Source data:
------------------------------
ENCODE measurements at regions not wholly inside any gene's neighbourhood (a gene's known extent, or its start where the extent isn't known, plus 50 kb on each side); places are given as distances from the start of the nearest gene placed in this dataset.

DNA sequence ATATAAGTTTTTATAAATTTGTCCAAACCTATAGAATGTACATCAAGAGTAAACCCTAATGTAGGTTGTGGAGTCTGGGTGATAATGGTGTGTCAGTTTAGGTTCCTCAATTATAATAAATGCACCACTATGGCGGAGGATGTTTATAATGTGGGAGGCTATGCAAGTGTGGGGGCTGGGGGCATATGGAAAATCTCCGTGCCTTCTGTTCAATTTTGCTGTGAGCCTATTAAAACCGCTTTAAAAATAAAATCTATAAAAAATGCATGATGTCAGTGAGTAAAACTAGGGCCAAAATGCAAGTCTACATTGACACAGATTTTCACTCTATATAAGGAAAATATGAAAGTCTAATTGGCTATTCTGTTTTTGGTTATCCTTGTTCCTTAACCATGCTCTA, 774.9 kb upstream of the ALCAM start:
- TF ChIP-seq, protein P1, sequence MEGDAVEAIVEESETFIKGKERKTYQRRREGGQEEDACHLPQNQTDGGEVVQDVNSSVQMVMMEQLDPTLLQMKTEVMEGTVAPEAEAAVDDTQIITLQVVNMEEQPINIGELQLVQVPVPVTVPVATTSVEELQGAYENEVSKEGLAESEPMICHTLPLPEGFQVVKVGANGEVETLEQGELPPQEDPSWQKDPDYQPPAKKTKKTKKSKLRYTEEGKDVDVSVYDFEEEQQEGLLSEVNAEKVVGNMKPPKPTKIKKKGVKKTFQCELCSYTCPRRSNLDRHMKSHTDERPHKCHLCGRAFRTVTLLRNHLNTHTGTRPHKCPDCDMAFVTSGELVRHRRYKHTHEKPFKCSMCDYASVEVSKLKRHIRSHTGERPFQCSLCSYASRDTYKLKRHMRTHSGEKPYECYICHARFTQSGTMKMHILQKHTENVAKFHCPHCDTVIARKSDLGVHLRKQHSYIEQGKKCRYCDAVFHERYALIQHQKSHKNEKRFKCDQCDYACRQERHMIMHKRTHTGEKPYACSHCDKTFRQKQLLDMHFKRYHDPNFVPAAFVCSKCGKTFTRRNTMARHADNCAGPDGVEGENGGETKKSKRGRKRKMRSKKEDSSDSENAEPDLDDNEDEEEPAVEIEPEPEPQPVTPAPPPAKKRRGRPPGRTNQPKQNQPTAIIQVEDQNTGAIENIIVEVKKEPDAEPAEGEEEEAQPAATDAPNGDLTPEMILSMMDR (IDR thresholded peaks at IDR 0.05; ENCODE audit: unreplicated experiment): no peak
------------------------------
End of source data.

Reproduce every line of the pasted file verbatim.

ENCODE measurements at regions not wholly inside any gene's neighbourhood (a gene's known extent, or its start where the extent isn't known, plus 50 kb on each side); places are given as distances from the start of the nearest gene placed in this dataset.

DNA sequence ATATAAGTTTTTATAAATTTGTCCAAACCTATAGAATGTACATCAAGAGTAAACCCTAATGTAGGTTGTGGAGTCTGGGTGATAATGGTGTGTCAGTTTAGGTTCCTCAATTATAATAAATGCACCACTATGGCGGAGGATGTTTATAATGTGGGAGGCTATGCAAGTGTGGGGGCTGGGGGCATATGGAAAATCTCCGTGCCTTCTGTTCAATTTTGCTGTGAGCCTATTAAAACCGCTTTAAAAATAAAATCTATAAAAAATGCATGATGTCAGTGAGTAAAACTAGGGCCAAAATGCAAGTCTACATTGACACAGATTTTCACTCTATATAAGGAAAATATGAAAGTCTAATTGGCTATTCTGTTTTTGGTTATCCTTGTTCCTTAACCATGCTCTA, 774.9 kb upstream of the ALCAM start:
- TF ChIP-seq, protein P1, sequence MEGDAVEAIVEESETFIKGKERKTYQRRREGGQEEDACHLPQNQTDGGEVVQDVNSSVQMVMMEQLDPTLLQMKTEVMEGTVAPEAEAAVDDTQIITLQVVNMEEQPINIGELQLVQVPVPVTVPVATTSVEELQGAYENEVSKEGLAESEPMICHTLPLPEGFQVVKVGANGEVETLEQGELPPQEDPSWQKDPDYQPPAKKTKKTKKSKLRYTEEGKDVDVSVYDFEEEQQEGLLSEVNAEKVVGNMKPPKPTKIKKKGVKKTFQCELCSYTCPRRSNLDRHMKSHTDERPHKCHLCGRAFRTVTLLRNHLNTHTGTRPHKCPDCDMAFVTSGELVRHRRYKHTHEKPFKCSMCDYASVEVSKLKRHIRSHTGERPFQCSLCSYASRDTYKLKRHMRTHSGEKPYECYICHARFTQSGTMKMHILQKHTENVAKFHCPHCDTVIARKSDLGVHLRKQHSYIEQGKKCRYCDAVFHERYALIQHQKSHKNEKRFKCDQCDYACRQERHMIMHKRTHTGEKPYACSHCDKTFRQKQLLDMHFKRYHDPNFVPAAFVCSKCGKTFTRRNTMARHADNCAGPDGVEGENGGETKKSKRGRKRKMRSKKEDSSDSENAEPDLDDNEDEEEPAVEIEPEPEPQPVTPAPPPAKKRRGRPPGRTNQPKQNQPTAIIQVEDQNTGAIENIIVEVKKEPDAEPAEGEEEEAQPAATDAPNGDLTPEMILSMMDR (IDR thresholded peaks at IDR 0.05; ENCODE audit: unreplicated experiment): no peak